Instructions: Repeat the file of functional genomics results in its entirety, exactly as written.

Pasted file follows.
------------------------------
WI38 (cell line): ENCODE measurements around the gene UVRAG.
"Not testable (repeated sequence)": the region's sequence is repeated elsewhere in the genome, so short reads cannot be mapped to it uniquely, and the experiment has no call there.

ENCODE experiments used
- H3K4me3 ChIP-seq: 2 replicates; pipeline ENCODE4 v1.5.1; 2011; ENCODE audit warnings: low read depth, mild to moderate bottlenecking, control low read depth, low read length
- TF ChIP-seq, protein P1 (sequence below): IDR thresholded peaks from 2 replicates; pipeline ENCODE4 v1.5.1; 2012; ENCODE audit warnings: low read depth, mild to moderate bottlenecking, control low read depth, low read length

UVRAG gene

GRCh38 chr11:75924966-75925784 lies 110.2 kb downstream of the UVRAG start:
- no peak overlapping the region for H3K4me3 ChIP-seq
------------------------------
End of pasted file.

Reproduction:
WI38 (cell line): ENCODE measurements around the gene UVRAG.
"Not testable (repeated sequence)": the region's sequence is repeated elsewhere in the genome, so short reads cannot be mapped to it uniquely, and the experiment has no call there.

ENCODE experiments used
- H3K4me3 ChIP-seq: 2 replicates; pipeline ENCODE4 v1.5.1; 2011; ENCODE audit warnings: low read depth, mild to moderate bottlenecking, control low read depth, low read length
- TF ChIP-seq, protein P1 (sequence below): IDR thresholded peaks from 2 replicates; pipeline ENCODE4 v1.5.1; 2012; ENCODE audit warnings: low read depth, mild to moderate bottlenecking, control low read depth, low read length

UVRAG gene

GRCh38 chr11:75924966-75925784 lies 110.2 kb downstream of the UVRAG start:
- no peak overlapping the region for H3K4me3 ChIP-seq